There were days gone by that are long sought to be recovered especially in the kitchen. As a little boy I can remember going to the farm where my aunt would prepare the normal Sunday dinner. You guessed it, fried chicken (butchered on Saturday) dusted in flour then dipped into buttermilk and then back in flour then into the large cast iron pan where it was fried in lard until golden brown and crisp. Today we hardly know what lard is for fear of just thinking about it will cause clogged arteries.
Perhaps the good old days are best left to memories that really can’t be recaptured in the world we live in today. But, in case you would like to try let me introduce you to the way Haitian coffee was roasted and brewed. I really can’t be sure how far back this coffee roasting recipe goes but I can tell you that coffee was first introduced in Haiti in the early 18th century. And I am sure that the French had something to say about how the coffee roasting was prepared.
Coffee Roasting Process
- First it is necessary to find some charcoal.
- Now we will need a charcoal grill.
- Next we must find a cast iron pot or cauldron.
- Oh yes, we need a sturdy clean stick suitable for stirring.
- A stool upon which to sit.
- A strong young man (You will understand this in a few minutes)
- A mortar and pestle, made from a tree trunk and one of its large branches.
- A piece of screen wire mounted to a crudely made wooden frame.
- A piece of corrugated tin similar to that used for roofing.
(Now I am not sure where our Haitian lady would have found items eight and nine in the 18th century but this is how I saw it done.)
Now that we have everything assembled to begin let us find our coffee to be roasted. Coffee is grown on a bush-sized tree where red berries grow. At precisely the right time the berry is picked, crushed, the outer portion removed so as to expose the seed. This seed is then placed, often on the ground, where it is allowed to dry. Having reached the proper dryness it would be necessary to pick through all of the seeds to get rid of any rocks stones or anything else that might have gotten mixed into our coffee bean. (Notice I changed from seed to bean as coffee is more known as the coffee bean.)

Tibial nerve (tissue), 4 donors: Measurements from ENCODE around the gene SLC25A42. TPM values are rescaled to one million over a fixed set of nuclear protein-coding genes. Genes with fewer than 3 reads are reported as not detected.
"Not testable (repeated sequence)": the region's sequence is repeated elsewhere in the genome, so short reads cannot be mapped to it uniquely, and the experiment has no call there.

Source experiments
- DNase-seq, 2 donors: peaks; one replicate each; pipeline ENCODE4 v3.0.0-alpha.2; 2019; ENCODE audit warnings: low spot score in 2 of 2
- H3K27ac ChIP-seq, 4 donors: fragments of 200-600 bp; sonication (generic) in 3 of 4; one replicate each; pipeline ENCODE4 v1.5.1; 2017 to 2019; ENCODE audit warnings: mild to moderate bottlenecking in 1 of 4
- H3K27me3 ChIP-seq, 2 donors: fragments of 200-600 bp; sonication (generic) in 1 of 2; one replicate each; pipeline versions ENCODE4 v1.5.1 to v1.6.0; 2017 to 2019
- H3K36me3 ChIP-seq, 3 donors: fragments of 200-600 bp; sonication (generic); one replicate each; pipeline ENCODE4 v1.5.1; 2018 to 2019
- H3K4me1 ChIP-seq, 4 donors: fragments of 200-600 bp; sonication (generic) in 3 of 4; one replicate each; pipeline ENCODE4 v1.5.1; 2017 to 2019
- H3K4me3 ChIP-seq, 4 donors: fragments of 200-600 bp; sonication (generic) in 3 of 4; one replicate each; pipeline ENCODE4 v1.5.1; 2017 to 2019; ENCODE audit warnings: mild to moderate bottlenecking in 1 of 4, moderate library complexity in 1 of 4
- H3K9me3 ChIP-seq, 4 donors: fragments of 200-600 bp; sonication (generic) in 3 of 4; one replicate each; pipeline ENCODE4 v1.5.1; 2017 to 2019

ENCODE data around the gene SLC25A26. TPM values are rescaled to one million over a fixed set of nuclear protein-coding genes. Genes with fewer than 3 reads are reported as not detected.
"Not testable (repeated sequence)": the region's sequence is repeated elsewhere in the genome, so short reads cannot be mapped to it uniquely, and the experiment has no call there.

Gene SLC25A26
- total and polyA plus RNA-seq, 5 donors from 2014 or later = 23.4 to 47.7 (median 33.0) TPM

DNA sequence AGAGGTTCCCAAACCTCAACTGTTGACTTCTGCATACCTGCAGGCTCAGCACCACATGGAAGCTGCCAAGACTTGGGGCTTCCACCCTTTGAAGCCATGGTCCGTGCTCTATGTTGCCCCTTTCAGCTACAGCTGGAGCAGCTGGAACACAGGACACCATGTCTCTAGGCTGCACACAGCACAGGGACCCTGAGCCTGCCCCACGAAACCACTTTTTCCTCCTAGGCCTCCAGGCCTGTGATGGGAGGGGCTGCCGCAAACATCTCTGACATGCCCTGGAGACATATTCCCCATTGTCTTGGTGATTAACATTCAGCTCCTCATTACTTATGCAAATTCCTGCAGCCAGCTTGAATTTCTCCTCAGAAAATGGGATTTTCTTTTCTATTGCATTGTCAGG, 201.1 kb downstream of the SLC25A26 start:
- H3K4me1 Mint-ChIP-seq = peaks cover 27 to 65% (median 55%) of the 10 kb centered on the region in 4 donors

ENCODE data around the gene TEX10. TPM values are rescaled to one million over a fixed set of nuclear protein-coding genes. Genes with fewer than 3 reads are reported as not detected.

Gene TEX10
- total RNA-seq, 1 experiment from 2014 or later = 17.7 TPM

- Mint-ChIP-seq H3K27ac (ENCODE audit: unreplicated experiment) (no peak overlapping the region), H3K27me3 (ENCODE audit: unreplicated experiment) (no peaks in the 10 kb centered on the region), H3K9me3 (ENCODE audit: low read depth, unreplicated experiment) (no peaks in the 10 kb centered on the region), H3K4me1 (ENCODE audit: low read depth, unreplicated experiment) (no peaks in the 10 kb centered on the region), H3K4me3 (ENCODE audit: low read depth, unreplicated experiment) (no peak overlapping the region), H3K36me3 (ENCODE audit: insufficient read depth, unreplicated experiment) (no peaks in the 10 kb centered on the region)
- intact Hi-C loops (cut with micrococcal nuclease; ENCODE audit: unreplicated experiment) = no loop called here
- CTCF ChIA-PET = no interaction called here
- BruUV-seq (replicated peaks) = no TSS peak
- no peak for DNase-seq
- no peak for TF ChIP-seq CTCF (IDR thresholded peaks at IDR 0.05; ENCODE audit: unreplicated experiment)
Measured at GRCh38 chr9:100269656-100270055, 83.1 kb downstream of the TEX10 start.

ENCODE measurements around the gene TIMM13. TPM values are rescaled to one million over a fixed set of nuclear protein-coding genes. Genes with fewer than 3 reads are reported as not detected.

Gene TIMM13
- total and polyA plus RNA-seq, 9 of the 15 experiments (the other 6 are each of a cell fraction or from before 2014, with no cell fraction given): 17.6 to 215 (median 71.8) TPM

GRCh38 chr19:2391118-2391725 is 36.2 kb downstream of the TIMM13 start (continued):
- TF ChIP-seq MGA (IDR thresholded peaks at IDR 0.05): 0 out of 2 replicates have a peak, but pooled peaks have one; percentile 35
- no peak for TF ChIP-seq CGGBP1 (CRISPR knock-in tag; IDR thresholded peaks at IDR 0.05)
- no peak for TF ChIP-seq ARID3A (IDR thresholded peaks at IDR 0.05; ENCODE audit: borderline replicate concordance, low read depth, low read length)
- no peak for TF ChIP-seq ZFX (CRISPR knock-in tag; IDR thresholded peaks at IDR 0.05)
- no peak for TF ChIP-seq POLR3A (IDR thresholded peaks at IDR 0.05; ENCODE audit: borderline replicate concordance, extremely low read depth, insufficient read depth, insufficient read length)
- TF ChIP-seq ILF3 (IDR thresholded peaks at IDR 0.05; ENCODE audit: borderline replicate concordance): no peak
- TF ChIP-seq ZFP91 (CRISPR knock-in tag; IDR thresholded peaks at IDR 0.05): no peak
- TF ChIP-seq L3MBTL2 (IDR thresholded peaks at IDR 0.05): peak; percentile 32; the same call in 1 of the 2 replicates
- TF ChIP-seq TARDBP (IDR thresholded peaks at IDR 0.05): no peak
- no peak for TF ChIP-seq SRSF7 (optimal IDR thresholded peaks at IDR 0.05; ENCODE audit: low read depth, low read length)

- It looks to me like we have about 4 to 5 pounds of coffee beans to begin with. It is now time to assemble the rest of our needed items.
- We need approximately 4 to 5 pounds of pure raw cane sugar.
Now we begin to place the coffee beans into the pot or cauldron which has been heating over the charcoal. Sitting on our little stool we begin to stir the beans as they roast. It is not a quick process, and it’s already hot outside. A bandanna on the head might be helpful to keep the sweat from getting into your eyes. Perhaps 20 to 25 minutes of stirring will produce a coffee bean which has been darkly roasted. The smoke from the roasted beans has penetrated the surrounding air and it is well understood that you are coffee roasting. Having completed the roasting of the coffee we will set it aside in some other container where it will continue to roast as it cools.
Step two, in the pot or cauldron it is now time to put it back onto the charcoal where we will take the sugar and put it into the pot. Again we sit on little stool stirring constantly the sugar as we cannot allow it to burn. However, we will allow it to liquefy and become beautiful in amber color dark but not burnt. Upon reaching that stage in the process we now take the roasted coffee beans and pour them back into the pot and begin to stir again until all is combined.
Having done this we now proceed to dump the beans and sugar combination onto the piece of corrugated tin. We allow it to cool so that it is almost like the appearance of peanut brittle. Now having reached the stage of coolness so that we can handle these beans we will scrape them off the corrugated tin and place them into the large mortar (this is where your strong young man comes into play) It is at this point that your helper begins to crush the beans along with the solidified sugar.
When a sufficient amount of coffee has been ground the contents are placed onto the screened box where that strong young man shakes it and then what has not gone through the holes in the screen is put back into the mortar and pestle where it will continue to be ground until uniform in size.
And now the long anticipated time has come for a freshly brewed cup of Haitian coffee. To start with you must have of course boiling water, a piece of cloth in which you will place approximately 2 tablespoons of coffee for each cup of finished coffee. Tying the cloth you will dip the cloth into the boiling water until your coffee is as you like it. Strong is the word.
The woman in the photo is who shared with me this process for roasting coffee — the old fashioned way.
Just for your information, this coffee is bold but surprisingly not overly sweet, it’s a treat to say the least.